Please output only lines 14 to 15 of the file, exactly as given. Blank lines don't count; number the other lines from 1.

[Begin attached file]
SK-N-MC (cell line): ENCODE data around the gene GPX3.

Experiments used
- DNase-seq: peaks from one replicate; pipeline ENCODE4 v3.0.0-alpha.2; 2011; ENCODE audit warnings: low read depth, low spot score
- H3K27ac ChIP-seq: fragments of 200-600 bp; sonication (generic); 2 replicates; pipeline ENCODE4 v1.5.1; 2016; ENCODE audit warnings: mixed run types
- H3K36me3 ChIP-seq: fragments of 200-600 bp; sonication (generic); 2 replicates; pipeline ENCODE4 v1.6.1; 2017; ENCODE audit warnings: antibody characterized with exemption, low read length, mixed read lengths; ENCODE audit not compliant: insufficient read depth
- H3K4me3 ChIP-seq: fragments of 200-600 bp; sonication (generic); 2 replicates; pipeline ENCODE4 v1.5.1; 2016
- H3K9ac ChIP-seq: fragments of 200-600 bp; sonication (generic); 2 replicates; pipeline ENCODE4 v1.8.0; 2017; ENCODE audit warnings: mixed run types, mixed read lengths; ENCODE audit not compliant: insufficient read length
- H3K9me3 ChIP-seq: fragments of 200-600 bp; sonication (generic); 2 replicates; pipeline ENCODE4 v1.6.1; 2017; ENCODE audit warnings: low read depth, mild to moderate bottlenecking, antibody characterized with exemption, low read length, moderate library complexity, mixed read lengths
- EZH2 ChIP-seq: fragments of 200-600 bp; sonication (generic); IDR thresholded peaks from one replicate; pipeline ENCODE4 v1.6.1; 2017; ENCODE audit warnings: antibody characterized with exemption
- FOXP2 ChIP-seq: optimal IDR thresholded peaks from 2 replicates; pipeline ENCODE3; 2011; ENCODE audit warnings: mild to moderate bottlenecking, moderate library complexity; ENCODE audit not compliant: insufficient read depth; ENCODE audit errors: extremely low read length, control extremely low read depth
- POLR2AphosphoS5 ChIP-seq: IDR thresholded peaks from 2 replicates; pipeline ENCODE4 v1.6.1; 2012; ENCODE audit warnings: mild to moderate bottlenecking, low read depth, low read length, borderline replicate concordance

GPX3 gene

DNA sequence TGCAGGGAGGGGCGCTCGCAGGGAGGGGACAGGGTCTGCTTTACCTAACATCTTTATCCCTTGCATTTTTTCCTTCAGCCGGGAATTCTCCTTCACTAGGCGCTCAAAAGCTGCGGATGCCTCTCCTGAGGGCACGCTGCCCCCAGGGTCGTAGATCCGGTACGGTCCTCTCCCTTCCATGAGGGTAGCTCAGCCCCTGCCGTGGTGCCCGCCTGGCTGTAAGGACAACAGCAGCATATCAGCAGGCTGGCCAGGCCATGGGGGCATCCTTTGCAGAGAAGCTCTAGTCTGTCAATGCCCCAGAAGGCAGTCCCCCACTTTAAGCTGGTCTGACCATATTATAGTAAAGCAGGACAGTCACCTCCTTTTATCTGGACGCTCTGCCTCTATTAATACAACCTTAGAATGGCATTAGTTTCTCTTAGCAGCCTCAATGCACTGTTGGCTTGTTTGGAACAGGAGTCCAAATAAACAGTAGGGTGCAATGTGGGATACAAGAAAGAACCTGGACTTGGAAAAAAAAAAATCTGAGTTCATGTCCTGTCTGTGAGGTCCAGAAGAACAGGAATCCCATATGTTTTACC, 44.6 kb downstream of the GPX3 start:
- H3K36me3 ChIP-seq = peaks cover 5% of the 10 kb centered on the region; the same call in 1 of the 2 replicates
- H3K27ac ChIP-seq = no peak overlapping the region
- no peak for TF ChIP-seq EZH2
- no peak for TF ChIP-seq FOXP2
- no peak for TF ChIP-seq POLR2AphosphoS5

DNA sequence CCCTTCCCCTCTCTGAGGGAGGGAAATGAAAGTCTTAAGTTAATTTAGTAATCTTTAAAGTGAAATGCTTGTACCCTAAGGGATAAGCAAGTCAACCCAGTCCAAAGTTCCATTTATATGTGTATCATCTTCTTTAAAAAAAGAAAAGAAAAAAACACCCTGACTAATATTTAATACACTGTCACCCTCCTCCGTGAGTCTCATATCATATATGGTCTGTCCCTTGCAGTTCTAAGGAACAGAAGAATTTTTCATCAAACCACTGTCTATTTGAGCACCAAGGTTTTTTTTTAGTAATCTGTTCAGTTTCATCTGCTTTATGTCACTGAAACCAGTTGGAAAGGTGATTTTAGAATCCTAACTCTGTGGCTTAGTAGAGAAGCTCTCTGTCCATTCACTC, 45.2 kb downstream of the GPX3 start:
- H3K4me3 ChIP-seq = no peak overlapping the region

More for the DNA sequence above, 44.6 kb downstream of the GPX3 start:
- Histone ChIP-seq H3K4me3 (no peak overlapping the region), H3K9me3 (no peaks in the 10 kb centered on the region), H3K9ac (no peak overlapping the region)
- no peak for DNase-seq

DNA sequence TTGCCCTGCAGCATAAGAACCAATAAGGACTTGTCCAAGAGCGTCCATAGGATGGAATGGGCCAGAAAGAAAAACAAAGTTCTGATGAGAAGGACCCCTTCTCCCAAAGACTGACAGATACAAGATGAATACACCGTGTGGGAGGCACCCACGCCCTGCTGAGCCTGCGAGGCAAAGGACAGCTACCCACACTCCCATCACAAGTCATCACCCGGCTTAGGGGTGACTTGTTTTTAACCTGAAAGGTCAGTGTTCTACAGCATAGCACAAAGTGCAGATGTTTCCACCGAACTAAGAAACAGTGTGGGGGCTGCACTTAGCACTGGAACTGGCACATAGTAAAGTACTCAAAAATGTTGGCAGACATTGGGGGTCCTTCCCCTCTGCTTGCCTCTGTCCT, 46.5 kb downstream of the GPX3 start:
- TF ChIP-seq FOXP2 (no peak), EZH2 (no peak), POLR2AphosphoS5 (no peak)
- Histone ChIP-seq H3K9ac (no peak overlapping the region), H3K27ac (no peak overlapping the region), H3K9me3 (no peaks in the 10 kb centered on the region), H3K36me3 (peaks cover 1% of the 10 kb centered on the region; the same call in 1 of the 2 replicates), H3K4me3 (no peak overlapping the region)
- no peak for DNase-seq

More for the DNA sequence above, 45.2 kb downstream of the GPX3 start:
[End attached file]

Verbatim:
- H3K36me3 ChIP-seq = peaks cover 5% of the 10 kb centered on the region; the same call in 1 of the 2 replicates
- H3K27ac ChIP-seq = no peak overlapping the region